So there is no question that you can answer about any

:32:37.:32:40.

aspect of the pension fund between 2000 and 2012?

:32:41.:32:45.

I would say, virtually no, is the answer.

:32:46.:32:48.

One thing did pique Sir Philip's interest.

:32:49.:32:56.

That was when the Pensions Protection Fund told BHS

:32:57.:32:58.

There was a lot of things going on in pensions at the time,

:32:59.:33:04.

but it was a massively deteriorating situation over a prolonged period.

:33:05.:33:08.

That seemed to receive less attention than the very small amount

:33:09.:33:12.

of money that the PPF levy was going to cost the business.

:33:13.:33:15.

So on some areas there was a lot of detail.

:33:16.:33:17.

In other, bigger picture areas which were certainly more important,

:33:18.:33:20.

Sir Philip may have a keen eye for detail on the shop floor,

:33:21.:33:27.

but today he stressed that in some areas he left the nitty-gritty

:33:28.:33:30.

vetting former bankrupt Dominic Chappell's suitability as a buyer.

:33:31.:33:43.

Sir Philip also said he took comfort in the advisers Mr Chappell had

:33:44.:33:46.

What I am saying to you is, rightly or wrongly, I took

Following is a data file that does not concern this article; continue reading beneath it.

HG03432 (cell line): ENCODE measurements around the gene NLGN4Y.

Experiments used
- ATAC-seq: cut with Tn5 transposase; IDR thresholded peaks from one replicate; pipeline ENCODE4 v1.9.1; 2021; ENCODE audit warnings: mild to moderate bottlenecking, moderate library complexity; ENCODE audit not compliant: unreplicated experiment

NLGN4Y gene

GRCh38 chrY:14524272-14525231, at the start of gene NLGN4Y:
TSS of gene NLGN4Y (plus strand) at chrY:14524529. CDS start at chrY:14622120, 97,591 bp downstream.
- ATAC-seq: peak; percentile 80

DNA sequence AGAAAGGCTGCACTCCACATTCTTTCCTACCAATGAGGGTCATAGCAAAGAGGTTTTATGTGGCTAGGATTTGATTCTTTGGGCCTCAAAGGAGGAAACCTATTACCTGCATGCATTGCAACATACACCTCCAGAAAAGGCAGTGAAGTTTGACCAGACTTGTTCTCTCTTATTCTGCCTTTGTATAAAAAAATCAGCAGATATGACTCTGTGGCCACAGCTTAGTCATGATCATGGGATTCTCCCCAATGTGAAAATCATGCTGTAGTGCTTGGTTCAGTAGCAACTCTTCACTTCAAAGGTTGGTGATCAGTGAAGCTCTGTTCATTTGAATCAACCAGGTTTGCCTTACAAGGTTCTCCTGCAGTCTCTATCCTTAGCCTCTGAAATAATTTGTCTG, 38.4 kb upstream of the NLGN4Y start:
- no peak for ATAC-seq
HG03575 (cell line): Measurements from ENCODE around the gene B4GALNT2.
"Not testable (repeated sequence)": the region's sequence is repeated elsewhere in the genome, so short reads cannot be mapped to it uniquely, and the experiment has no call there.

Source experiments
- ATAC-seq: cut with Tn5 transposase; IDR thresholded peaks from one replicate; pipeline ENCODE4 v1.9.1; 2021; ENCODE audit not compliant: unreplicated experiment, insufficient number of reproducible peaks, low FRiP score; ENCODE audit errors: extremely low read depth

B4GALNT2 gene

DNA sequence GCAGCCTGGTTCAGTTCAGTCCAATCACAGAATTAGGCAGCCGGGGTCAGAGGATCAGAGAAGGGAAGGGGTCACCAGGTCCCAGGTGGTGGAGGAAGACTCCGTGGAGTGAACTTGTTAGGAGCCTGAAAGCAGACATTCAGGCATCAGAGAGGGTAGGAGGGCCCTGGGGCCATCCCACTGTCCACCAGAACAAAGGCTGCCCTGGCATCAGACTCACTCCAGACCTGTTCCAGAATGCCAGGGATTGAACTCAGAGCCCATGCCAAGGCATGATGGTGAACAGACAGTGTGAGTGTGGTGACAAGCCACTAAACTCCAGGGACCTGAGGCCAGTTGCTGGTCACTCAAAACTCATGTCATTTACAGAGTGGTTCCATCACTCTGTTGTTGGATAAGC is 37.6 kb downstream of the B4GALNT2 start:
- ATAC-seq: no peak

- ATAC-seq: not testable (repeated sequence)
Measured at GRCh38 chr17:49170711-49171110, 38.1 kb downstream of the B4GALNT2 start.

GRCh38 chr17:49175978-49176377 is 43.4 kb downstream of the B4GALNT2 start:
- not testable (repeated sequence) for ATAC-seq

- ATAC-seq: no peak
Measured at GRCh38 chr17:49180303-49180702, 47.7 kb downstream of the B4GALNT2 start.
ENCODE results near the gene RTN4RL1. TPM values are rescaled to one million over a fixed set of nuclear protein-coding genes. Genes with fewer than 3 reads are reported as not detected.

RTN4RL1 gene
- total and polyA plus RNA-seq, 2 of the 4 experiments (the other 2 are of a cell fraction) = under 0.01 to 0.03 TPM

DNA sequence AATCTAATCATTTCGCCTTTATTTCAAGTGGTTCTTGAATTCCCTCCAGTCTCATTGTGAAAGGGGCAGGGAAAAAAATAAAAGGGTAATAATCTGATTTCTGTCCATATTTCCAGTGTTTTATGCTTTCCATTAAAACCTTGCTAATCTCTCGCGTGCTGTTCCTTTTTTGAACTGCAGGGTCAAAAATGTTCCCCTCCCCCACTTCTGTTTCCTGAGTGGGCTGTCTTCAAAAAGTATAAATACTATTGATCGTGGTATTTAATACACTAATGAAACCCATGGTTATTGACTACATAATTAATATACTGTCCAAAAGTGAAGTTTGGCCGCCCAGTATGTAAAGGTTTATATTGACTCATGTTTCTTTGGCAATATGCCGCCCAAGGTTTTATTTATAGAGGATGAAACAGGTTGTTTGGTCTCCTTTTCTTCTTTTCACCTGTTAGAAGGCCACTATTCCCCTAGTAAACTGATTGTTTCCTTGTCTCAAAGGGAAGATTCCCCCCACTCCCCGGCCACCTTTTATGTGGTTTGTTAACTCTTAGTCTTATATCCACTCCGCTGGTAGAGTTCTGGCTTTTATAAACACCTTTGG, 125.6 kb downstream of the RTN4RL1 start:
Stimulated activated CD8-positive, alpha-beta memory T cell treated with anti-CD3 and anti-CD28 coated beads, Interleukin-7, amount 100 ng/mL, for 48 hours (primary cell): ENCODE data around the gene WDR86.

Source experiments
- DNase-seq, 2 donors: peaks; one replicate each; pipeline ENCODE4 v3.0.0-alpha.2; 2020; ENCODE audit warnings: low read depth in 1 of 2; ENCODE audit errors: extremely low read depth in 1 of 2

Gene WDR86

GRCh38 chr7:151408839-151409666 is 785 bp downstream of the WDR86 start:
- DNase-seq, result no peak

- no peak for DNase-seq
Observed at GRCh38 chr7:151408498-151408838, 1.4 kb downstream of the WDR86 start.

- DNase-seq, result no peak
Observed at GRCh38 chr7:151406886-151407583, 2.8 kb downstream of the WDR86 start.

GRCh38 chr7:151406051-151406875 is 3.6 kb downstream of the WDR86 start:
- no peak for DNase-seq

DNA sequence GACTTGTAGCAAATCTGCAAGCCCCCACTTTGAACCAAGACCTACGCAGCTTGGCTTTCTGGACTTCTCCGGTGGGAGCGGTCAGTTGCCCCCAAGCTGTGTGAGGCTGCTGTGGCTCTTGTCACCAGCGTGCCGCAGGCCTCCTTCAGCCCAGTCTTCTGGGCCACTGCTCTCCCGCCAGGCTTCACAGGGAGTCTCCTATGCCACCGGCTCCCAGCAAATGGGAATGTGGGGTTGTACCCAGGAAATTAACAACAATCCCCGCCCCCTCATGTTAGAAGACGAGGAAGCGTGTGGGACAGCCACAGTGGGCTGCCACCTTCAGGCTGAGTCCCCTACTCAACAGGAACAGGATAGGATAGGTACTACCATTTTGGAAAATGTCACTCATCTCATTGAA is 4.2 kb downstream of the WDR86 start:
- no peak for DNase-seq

:33:47.:33:51.

comfort from those two firms representing him,

:33:52.:33:54.

their respective firms being present, doing the sort

:33:55.:33:57.

of work they were doing, gave us some comfort.

:33:58.:34:00.

The fact that people have hired hands alongside them does not

:34:01.:34:03.

mean that it necessarily improves their credibility

:34:04.:34:05.

It may mean they may have people doing due diligence,

:34:06.:34:14.

people very good at signing, preparing legal documentation.

:34:15.:34:16.

You have still got to look at the individual.

:34:17.:34:18.

And Sir Philip is an experienced businessman who I am sure knows

:34:19.:34:21.

an experienced businessman when he sees one.

:34:22.:34:23.

Ultimately, Sir Philip Green found himself under the microscope.

:34:24.:34:28.

You seem extraordinarily thin-skinned to quite

:34:29.:34:31.

courteous questions, as if you do not want to be

:34:32.:34:33.

challenged in any way, shape or form.

:34:34.:34:35.

In terms of that wider corporate governance point,

:34:36.:34:48.

did anybody, particularly a non-exec director say,